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1. Introduction

In this tutorial, we’ll go over how to rescale an image using basic Java APIs. We’ll show how to load and save the image from/to a file and explain some technical aspects of the rescaling process.

2. Loading an Image in Java

For this tutorial, we’ll use a simple JPG image file. We’ll load it using the ImageIO API bundled with the basic Java SDK. This API has a few preset ImageReaders for formats such as JPEG and PNG. ImageReaders know how to read their respective image formats and get a bitmap from an image file.

The method we’ll be using is the read method from ImageIO. There are a few overloads of this method, but we’ll go with the simplest one:

BufferedImage srcImg = File("src/main/resources/images/sampleImage.jpg"));

As we can see, the read() method provides a BufferedImage object, which is the primary Java representation of an image bitmap.

3. Rescaling the Image

Before we rescale the loaded image, we have to do some preparation.

3.1. Creating a Destination Image

First, we have to create a new BufferedImage object representing the scaled image in memory, also called the destination image. Since we’re looking to rescale, it means that the resulting image will have a different width and height from the original.

We must set the scaled sizes in the new BufferedImage:

float scaleW = 2.0f, scaleH = 2.0f;
int w = srcImg.getWidth() * (int) scaleW;
int h = srcImg.getHeight() * (int) scaleH;
BufferedImage dstImg = new BufferedImage(w, h, srcImg.getType());

As shown in the code, the scaling factor doesn’t need to be the same for width and height. However, they usually are since using different scaling factors gives us distorted results.

The BufferedImage constructor also requires an imageType parameter. This is not to be confused with the image file format (e.g., PNG or JPEG); the image type dictates the color space of the new BufferedImage. The class itself provides static int members for supported values such as BufferedImage.TYPE_INT_RGB and BufferedImage.TYPE_BYTE_GRAY for color and gray images, respectively. In our case, we’ll use the same type as the source image since we’re only changing the scale.

The next step is to apply a transformation that will bring the source image to our target size.

3.2. Applying an AffineTransform

We’ll scale the image by applying a scaling affine transformation. These linear transformations can map points from one 2D plane to another. Depending on the transformation, the destination plane can be a scaled-up and even rotated version of the original plane.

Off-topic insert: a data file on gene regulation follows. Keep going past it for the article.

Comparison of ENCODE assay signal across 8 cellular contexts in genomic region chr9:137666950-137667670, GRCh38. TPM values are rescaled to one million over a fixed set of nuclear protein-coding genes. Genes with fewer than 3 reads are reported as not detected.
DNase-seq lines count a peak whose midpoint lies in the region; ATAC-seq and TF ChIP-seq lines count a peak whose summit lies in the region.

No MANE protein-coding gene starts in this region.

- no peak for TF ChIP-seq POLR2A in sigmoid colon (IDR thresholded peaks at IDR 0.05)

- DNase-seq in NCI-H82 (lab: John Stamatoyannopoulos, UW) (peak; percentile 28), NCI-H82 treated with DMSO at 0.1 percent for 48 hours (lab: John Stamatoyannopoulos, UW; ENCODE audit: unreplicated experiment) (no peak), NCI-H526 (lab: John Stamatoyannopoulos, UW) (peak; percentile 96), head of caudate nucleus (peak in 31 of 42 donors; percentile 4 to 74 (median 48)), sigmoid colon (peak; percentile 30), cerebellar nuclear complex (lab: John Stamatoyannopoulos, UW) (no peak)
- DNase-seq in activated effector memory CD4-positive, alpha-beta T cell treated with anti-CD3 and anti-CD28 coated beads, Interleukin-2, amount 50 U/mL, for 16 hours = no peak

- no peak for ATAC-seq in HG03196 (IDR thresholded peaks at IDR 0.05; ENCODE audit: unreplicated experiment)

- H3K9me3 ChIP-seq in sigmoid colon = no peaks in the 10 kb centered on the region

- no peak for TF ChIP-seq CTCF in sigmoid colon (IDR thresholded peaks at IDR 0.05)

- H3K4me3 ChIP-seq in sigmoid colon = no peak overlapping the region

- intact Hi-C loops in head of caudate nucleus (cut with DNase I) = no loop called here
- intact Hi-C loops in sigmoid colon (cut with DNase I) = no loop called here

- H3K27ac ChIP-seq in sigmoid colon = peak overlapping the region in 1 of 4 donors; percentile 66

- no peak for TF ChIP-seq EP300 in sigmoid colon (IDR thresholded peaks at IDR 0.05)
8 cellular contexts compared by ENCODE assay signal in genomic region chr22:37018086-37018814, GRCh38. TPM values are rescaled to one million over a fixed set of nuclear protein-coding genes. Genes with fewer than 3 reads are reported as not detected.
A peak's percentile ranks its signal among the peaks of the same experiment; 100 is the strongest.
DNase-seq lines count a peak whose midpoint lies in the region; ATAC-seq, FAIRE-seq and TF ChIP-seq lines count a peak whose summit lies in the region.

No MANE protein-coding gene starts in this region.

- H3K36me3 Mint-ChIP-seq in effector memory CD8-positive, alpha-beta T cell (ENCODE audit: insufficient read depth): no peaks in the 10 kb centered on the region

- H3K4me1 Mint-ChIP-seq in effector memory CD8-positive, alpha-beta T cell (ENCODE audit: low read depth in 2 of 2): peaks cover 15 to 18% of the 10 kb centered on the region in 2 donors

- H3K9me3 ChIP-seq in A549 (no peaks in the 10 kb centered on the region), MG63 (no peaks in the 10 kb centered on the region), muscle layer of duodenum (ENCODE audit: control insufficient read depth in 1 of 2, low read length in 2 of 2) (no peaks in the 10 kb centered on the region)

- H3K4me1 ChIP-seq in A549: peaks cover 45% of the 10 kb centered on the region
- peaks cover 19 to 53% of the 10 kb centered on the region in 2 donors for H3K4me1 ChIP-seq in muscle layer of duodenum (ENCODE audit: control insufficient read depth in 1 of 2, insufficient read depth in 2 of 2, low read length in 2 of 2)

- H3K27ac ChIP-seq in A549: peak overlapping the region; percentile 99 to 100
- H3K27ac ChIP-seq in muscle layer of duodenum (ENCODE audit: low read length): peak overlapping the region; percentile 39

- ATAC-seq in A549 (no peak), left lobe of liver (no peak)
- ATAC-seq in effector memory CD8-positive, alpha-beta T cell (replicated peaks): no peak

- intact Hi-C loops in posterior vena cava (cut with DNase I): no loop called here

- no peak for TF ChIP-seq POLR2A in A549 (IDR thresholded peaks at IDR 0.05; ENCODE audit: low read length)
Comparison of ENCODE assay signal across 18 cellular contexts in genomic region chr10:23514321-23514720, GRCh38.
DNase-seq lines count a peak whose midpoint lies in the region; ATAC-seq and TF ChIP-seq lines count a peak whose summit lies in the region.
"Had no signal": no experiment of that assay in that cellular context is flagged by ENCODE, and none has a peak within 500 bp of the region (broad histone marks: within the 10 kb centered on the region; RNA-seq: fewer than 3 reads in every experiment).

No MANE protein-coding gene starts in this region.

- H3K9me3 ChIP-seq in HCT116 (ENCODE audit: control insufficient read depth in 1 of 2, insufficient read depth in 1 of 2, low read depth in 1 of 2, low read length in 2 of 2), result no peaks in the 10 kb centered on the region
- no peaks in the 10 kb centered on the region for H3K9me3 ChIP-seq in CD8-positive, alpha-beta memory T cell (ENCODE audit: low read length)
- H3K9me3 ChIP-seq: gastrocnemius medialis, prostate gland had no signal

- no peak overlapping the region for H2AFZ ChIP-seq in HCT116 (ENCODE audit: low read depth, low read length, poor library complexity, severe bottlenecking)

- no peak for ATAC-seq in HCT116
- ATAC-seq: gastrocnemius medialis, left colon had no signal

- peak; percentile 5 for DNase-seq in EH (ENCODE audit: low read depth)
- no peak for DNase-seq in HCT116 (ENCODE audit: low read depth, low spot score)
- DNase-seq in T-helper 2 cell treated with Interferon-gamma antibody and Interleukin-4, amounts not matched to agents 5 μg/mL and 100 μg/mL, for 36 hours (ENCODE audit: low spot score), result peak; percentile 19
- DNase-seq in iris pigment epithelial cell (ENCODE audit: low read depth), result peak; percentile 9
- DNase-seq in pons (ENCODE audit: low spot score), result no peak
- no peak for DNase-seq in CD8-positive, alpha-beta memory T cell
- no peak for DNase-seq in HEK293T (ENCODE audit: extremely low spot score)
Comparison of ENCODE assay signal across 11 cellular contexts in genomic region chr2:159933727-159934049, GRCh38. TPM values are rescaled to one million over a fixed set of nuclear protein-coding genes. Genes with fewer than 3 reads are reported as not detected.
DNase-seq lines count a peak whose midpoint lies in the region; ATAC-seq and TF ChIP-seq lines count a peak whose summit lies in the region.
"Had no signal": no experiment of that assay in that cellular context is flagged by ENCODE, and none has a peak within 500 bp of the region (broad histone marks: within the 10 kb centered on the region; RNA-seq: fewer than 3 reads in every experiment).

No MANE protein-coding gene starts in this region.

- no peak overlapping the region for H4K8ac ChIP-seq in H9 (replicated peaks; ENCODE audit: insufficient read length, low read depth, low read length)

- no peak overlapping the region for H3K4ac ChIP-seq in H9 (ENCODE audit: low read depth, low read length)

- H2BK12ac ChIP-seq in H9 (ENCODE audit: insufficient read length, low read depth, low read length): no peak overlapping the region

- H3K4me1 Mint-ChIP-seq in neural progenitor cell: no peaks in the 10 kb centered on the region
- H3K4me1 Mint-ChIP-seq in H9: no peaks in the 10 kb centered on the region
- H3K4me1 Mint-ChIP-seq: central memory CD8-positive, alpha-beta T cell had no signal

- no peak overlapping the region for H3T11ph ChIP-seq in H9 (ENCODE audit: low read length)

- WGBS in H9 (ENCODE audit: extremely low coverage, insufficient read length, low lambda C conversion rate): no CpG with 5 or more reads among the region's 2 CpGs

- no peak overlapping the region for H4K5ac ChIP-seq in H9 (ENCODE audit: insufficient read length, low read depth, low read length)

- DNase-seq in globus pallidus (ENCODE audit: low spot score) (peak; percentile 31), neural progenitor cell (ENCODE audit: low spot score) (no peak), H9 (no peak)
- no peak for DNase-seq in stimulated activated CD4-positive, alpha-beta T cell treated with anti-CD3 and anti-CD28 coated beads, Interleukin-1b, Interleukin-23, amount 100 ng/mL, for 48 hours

In our case, we’ll only apply scaling. The simplest way to think of this is to take all the points that make up the image and increase the distance between them by scaling the factor.

Let’s create an AffineTransform and its respective operation:

AffineTransform scalingTransform = new AffineTransform();
scalingTransform.scale(scaleW, scaleH);
AffineTransformOp scaleOp = new AffineTransformOp(scalingTransform, AffineTransformOp.TYPE_BILINEAR);

The AffineTransform defines what operation we’ll apply, while the AffineTransformOp defines how it’ll be applied. We create an operation that will use a scalingTransform and apply it using a bilinear interpolation.

The selected interpolation algorithm is determined on a case-by-case basis and dictates how the pixel values of the new image will be chosen. What these interpolation algorithms do and why they’re mandatory are beyond the scope of this article. Understanding them requires knowing why we use these linear transformations and how they apply to 2D images.

Once the scaleOp is ready, we can apply it to the srcImg and put the result in the dstImg:

dstImg = scaleOp.filter(srcImg, dstImg);

Finally, we can save the dstImg to a file so we can view the results:

ImageIO.write(dstImg, "jpg", new File("src/main/resources/images/resized.jpg"));

4. Conclusion

In this article, we learned how to scale an image by an arbitrary scale factor. We showed how to load/save images from/to the file system and how to use Java’s AffineTransform to apply the scaling operation.

As always, the source code for this article is available over on GitHub.
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